These first epidemics at training camps were a sign of what was coming in greater magnitude in the fall and winter of 1918 to the entire world.The war brought the virus back into the US for the second wave of the epidemic. It first arrived in Boston in September of 1918 through the port busy with war shipments of machinery and supplies. The war also enabled the virus to spread and diffuse. Men across the nation were mobilizing to join the military and the cause. As they came together, they brought the virus with them and to those they contacted.
When the 1918 flu hit, doctors and scientists were unsure what caused it or how to treat it. Unlike today, there were no effective vaccines or antivirals, drugs that treat the flu.Complicating matters was the fact that World War I had left parts of America with a shortage of physicians and other health workers. And of the available medical personnel in the U.S., many came down with the flu themselves. Additionally, hospitals in some areas were so overloaded with flu patients that schools, private homes and other buildings had to be converted into makeshift hospitals, some of which were staffed by medical students.
The flu took a heavy human toll, wiping out entire families and leaving countless widows and orphans in its wake. Funeral parlors were overwhelmed and bodies piled up. Some people even had to dig graves for their own family members.The flu was also detrimental to the economy. In the U.S., businesses were forced to shut down because so many employees were sick. Basic services such as mail delivery and garbage collection were hindered due to flu-stricken workers. In some places there weren’t enough farm workers to harvest crops. Even state and local health departments closed for business.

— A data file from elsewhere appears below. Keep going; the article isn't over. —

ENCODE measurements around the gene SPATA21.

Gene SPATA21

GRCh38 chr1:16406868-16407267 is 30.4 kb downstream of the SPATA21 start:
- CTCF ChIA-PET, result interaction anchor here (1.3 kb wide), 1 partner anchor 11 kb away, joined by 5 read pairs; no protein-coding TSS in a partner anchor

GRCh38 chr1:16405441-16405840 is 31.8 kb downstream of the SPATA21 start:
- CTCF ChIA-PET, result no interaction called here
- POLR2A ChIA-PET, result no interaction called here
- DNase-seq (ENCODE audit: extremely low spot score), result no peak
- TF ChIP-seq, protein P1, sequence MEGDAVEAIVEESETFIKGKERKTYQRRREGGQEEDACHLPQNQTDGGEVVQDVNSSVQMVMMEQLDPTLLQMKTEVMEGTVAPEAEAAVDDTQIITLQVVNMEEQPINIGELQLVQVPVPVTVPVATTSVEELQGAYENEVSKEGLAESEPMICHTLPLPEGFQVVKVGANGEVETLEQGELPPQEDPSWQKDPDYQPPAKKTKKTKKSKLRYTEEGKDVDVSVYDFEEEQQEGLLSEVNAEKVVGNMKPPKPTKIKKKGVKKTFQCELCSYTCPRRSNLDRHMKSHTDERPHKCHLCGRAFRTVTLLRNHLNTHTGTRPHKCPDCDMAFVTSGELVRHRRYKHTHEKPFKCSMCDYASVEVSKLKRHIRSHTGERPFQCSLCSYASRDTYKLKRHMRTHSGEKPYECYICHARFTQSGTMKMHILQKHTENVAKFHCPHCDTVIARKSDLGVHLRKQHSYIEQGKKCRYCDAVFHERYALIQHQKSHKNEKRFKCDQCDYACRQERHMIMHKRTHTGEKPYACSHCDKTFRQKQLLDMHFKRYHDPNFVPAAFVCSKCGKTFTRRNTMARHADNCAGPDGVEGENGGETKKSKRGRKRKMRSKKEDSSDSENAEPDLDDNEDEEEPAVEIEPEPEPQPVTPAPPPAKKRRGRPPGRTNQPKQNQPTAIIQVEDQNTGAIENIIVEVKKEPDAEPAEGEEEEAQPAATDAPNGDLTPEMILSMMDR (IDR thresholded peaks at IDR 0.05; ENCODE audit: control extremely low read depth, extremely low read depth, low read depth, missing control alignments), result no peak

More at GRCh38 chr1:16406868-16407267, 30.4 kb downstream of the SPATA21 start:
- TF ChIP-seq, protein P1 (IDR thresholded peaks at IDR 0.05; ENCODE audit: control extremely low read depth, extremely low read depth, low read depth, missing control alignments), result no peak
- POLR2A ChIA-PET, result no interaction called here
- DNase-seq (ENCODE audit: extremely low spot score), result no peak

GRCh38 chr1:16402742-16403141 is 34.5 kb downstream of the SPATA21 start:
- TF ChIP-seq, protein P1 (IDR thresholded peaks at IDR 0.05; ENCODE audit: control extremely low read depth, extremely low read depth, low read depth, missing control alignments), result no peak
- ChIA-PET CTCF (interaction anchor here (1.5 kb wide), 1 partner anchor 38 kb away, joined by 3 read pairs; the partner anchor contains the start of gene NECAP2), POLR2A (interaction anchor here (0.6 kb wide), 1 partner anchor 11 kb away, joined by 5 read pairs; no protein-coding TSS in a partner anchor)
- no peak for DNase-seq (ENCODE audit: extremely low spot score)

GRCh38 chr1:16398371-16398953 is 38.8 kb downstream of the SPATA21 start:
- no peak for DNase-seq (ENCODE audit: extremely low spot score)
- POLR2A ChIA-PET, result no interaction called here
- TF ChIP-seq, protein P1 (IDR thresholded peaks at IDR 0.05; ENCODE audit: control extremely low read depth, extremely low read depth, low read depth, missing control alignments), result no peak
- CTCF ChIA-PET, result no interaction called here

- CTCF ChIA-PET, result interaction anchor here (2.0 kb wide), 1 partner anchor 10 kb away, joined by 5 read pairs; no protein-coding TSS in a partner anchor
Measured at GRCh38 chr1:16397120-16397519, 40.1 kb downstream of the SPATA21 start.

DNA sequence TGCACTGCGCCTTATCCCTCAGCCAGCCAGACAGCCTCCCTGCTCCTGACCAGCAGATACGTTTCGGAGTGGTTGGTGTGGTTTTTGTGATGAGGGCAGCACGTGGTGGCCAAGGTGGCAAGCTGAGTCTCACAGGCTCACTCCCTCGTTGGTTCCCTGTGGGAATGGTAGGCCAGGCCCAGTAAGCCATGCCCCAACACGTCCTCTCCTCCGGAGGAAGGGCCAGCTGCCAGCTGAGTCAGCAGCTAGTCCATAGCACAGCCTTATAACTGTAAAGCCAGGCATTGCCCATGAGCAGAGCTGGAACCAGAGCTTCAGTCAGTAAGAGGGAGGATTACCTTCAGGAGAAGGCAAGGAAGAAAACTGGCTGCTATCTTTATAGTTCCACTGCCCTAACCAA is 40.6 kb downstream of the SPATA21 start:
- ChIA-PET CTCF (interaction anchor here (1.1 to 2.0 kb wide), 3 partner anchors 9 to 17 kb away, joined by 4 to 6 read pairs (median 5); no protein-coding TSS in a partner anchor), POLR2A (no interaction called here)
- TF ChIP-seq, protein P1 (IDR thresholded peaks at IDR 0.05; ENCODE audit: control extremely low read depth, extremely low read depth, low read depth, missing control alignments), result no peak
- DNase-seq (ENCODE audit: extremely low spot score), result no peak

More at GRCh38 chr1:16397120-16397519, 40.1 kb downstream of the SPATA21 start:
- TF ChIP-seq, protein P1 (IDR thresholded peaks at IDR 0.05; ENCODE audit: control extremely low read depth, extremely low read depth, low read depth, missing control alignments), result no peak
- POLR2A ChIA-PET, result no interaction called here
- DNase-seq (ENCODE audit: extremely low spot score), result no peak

By the summer of 1919, the flu pandemic came to an end, as those that were infected either died or developed immunity. Almost 90 years later, in 2008, researchers announced they’d discovered what made the 1918 flu so deadly: A group of three genes enabled the virus to weaken a victim’s bronchial tubes and lungs and clear the way for bacterial pneumonia.
In 1918-19 this deadly influenza pandemic erupted during the final stages of World War I. Nations were already attempting to deal with the effects and costs of the war. Propaganda campaigns and war restrictions and rations had been implemented by governments. Nationalism pervaded as people accepted government authority. This allowed the public health departments to easily step in and implement their restrictive measures. The war also gave science greater importance as governments relied on scientists, now armed with the new germ theory and the development of antiseptic surgery, to design vaccines and reduce mortalities of disease and battle wounds. Their new technologies could preserve the men on the front and ultimately save the world.